Sac and Fox Nation, Plaintiff-appellee and Cross-appellant, v. the Oklahoma Tax Commission, Defendant-appellant and Cross-appellee, 967 F.2d 1425 (10th Cir. 1992)

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U.S. Court of Appeals for the Tenth Circuit - 967 F.2d 1425 (10th Cir. 1992)

June 16, 1992

G. William Rice (N. Brent Parmer and Gregory H. Bigler with him on the briefs) of G. William Rice, P.C., Cushing, Okl., for plaintiff-appellee and cross-appellant.

David Allen Miley, Asst. Gen. Counsel (David Hudson, Gen. Counsel, with him on the briefs), Oklahoma Tax Com'n, Oklahoma City, Okl., for defendant-appellant and cross-appellee.

Before MOORE and BRORBY, Circuit Judges, and HUNTER,*  District Judge.

BRORBY, Circuit Judge.

We are called upon here to resolve two issues arising from a conflict between the asserted taxing power of the State of Oklahoma and the tax immunity claimed by the Sac and Fox Nation, a federally recognized Indian tribe: (1) Whether the Oklahoma Tax Commission has legal authority to tax income derived from the Sac and Fox; and (2) whether the Oklahoma Tax Commission has legal authority to impose an excise tax and licensing fee on motor vehicles properly tagged by the Sac and Fox. We conclude the district court succinctly characterized the relevant issues and correctly applied existing precedent. We therefore affirm.

Both parties appeal the district court's ruling on cross motions for summary judgment.1  Notably, neither party argues that summary judgment was procedurally incorrect due to the existence of a genuine issue of material fact. Instead, they challenge the legal determinations made by the district court after applying relevant authority to the stipulated facts. We review those determinations de novo. Brown v. Palmer, 944 F.2d 732, 733-34 n. 1 (10th Cir. 1991) (citing Gonzales v. Millers Casualty Ins. Co., 923 F.2d 1417, 1419 (10th Cir. 1991)).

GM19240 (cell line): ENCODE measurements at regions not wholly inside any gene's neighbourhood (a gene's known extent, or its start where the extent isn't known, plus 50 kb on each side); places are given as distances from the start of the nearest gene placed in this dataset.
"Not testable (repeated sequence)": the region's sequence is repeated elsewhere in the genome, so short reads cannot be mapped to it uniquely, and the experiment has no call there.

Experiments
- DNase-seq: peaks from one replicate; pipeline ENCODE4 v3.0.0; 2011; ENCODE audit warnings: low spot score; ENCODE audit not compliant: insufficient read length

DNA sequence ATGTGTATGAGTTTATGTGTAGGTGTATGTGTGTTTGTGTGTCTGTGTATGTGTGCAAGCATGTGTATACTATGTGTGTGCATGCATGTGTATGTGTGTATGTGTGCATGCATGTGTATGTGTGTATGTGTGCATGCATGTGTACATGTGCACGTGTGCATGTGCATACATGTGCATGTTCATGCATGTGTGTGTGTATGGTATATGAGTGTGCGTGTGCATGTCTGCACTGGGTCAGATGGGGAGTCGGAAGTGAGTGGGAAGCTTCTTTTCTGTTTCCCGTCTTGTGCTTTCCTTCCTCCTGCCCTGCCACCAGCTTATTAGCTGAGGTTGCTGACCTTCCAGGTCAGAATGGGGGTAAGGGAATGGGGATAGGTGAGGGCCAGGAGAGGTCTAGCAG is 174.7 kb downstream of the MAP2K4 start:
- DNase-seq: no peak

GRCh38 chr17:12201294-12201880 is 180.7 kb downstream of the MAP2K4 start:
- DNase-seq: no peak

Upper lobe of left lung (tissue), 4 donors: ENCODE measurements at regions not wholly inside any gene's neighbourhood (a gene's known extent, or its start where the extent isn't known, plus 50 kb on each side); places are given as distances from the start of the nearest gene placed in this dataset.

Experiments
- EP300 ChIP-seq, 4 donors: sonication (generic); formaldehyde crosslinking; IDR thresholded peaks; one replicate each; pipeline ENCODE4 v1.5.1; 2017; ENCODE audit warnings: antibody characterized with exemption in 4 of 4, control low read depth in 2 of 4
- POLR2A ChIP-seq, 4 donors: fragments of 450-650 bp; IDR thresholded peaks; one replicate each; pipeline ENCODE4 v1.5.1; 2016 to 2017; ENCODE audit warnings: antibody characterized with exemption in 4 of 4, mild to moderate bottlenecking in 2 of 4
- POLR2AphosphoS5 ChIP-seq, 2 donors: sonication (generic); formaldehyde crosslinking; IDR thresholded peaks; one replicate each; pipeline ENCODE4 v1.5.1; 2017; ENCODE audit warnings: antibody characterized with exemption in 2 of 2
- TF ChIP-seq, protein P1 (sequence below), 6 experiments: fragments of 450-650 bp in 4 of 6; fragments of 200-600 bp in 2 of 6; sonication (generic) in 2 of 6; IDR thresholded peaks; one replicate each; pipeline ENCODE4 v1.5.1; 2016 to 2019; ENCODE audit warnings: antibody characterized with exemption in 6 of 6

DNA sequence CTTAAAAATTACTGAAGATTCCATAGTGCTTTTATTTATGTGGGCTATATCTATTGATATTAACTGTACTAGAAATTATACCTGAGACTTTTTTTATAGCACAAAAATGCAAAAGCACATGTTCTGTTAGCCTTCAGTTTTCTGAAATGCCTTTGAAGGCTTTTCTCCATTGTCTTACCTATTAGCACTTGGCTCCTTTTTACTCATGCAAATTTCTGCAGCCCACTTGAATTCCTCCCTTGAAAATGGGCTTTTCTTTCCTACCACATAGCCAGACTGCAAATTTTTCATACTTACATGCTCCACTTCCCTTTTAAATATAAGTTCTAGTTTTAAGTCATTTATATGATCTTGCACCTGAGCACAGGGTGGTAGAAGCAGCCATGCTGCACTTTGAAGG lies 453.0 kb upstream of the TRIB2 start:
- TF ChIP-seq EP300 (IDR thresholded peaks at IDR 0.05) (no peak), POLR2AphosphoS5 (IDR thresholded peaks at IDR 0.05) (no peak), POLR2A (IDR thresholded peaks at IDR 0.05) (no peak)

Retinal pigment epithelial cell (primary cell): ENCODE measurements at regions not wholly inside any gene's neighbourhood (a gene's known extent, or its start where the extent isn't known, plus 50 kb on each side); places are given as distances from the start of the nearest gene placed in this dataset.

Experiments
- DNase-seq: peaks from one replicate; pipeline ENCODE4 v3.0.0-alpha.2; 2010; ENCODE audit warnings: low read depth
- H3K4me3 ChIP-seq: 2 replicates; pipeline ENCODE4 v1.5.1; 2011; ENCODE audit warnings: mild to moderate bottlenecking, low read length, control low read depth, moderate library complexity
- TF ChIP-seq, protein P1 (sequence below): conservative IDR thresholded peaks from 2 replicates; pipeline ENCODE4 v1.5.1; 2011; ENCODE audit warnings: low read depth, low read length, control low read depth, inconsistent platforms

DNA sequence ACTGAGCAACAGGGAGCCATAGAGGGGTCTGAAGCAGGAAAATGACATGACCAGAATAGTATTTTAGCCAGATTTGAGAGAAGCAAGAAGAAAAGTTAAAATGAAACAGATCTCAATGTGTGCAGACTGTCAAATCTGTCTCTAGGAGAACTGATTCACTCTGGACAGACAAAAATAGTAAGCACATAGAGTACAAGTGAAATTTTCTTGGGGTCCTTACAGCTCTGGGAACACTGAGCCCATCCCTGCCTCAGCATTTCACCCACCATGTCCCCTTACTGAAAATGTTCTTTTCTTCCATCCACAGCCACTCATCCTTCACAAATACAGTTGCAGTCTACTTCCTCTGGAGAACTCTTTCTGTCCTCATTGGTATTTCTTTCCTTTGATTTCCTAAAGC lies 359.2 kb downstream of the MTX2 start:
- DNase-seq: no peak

Factually, the record reveals this dispute arises primarily on land held in trust by the United States Government for the benefit of the Sac and Fox (also referred to as "the Tribe"). These lands consist of Tribal headquarters which are located in central Oklahoma on a quarter section (160 acres) excepted from operation of the Sac and Fox Allotment Agreement Act of February 13, 1891; one section (640 acres) reserved from the Allotment Agreement for the Sac and Fox School; and remaining individual trust allotments owned by the Sac and Fox.

The Sac and Fox brought this suit in response to Oklahoma's assertion of tax authority over income derived from the Tribe and over motor vehicles properly tagged by the Tribe. The Complaint prayed for an injunction preventing the Oklahoma Tax Commission from enforcing state tax laws against persons residing or employed within Sac and Fox territorial jurisdiction. The Tribe asserted sovereign immunity as the basis for its claim.

The Sac and Fox Tribe employs both tribal members and nonmembers. The earnings of all tribal employees are subject to a tribal income tax. While the Oklahoma Tax Commission does not challenge the Tribe's right to levy its own tax, the Commission claims all tribal employees must also pay state income taxes. The Commission enforces state income taxes against tribal members and nonmembers by issuing tax assessments against individuals failing to pay the state tax.

The Tribe also taxes the ownership of motor vehicles principally garaged on land within its jurisdiction. Upon payment of the tribal tax, each motor vehicle owner receives a Sac and Fox license plate, certificate of title and registration certificate. Here again, the Oklahoma Tax Commission does not contest the Tribe's tax authority. However, the State requires "retroactive" payment of money equivalent to the taxes, penalties, and interest it would have imposed upon motor vehicles during the time they were taxable by the Tribe as a prerequisite to issuance of an Oklahoma title and registration when such vehicles are sold, traded, or otherwise removed from tribal jurisdiction.